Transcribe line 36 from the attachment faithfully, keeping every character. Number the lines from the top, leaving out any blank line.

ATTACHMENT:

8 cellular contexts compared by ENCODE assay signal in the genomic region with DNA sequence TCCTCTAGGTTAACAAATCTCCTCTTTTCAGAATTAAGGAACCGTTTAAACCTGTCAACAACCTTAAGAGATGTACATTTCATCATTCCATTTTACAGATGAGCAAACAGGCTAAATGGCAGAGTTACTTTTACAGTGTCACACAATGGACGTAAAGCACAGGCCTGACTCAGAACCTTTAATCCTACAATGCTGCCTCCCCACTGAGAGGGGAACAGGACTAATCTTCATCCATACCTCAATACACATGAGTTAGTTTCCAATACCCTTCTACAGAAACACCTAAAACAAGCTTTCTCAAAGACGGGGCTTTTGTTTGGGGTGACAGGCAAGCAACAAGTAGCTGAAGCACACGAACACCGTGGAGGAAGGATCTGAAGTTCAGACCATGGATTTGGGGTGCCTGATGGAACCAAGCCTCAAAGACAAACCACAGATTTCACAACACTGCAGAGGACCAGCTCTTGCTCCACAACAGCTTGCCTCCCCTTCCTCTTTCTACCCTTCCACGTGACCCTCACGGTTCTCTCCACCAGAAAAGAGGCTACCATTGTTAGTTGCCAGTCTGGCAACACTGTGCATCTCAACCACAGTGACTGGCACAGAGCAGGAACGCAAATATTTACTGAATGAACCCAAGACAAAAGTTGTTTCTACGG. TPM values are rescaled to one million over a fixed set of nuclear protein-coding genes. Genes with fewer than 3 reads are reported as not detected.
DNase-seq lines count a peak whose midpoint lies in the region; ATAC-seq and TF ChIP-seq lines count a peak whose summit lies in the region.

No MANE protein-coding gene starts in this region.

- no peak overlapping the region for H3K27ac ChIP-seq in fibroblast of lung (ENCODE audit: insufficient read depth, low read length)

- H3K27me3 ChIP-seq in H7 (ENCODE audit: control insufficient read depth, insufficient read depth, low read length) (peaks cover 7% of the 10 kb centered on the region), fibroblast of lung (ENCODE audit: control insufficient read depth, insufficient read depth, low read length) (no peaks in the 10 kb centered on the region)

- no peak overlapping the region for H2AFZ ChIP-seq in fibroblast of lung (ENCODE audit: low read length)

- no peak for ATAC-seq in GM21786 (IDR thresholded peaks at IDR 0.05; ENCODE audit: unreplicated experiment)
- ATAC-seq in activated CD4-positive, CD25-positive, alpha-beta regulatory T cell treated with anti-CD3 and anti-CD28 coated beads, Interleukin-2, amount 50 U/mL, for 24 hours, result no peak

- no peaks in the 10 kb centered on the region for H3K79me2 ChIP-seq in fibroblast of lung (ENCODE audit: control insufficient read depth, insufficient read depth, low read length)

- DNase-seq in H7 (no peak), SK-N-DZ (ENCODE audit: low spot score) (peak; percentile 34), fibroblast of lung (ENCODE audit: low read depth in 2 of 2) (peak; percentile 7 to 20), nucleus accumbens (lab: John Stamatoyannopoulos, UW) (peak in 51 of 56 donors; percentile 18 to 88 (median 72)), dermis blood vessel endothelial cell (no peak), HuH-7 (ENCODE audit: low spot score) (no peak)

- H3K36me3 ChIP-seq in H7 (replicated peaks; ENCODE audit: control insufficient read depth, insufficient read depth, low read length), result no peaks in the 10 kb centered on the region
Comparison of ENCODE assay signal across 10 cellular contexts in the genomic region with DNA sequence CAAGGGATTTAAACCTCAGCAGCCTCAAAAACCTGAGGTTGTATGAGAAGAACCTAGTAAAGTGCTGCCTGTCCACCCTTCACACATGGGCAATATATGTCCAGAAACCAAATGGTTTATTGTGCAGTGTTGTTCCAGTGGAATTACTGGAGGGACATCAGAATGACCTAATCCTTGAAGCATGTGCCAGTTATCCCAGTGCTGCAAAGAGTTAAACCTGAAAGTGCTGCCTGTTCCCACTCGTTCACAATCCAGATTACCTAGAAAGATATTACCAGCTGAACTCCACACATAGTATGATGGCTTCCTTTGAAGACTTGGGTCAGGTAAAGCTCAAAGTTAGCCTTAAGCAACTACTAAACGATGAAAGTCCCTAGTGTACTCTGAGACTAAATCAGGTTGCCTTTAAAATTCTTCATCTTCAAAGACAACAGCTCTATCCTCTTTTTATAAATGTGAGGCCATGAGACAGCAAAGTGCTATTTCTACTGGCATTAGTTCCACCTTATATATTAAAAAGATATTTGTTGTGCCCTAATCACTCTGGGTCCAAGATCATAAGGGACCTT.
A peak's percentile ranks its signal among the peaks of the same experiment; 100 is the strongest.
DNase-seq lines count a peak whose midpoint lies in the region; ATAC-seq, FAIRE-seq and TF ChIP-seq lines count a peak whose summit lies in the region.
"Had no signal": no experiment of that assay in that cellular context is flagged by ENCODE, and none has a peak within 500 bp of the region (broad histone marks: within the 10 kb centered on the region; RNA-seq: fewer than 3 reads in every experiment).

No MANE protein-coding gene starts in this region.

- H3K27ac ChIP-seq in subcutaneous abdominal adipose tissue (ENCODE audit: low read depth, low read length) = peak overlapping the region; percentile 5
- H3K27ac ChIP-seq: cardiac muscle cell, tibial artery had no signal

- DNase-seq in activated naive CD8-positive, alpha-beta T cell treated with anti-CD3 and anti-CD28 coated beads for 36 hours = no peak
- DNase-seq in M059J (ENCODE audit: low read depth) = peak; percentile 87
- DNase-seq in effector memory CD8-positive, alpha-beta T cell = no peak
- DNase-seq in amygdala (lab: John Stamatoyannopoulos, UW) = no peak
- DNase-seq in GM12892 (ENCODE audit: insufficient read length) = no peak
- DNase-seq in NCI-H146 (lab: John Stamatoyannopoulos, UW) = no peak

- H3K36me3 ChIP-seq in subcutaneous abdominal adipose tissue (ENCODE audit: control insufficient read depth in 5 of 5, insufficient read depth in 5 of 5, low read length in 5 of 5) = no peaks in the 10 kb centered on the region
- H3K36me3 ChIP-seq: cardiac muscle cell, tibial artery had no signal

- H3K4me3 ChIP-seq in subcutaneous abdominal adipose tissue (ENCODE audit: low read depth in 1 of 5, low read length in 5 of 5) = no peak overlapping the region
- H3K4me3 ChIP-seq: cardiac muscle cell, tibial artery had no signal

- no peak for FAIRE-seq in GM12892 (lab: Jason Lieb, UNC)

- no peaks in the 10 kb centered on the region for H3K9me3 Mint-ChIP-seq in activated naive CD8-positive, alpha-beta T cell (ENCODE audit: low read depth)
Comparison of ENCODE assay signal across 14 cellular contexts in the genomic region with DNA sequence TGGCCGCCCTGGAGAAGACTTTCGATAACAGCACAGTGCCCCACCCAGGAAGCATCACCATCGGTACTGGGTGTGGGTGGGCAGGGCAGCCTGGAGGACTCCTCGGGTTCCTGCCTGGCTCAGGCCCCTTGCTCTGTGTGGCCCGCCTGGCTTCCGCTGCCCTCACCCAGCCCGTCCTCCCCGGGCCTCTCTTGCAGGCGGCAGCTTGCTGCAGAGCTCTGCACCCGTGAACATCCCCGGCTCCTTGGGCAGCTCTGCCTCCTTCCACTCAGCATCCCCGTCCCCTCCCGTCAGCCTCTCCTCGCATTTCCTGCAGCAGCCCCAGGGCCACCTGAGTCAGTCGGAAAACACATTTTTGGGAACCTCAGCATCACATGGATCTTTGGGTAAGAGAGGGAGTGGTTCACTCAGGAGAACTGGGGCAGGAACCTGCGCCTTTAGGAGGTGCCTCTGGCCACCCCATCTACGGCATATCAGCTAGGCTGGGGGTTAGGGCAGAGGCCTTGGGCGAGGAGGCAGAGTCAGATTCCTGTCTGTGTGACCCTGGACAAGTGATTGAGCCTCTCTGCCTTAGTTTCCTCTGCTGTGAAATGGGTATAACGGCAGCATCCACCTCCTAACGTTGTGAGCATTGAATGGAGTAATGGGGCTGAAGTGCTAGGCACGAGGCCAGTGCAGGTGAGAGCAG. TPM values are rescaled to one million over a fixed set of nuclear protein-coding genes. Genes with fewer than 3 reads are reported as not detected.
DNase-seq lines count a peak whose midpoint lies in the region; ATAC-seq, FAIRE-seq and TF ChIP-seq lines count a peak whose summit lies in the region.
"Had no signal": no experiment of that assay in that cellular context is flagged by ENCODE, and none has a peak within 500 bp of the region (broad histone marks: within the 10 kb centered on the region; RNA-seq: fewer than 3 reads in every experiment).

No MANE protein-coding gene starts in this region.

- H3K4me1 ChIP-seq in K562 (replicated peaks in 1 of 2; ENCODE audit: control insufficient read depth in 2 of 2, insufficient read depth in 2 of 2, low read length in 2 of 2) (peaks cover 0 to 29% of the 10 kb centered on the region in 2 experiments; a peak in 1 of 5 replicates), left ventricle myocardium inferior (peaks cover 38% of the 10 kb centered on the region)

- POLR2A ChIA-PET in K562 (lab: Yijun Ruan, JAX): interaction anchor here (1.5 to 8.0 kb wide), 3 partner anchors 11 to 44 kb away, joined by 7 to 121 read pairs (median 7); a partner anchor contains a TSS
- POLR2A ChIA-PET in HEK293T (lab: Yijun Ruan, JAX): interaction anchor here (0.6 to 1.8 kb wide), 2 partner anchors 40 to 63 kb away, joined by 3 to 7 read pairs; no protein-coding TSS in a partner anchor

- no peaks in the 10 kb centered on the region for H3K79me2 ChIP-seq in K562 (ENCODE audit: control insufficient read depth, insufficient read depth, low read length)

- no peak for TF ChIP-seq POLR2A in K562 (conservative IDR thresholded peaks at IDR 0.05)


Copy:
- POLR2A ChIA-PET in K562 (lab: Yijun Ruan, JAX): interaction anchor here (1.5 to 8.0 kb wide), 3 partner anchors 11 to 44 kb away, joined by 7 to 121 read pairs (median 7); a partner anchor contains a TSS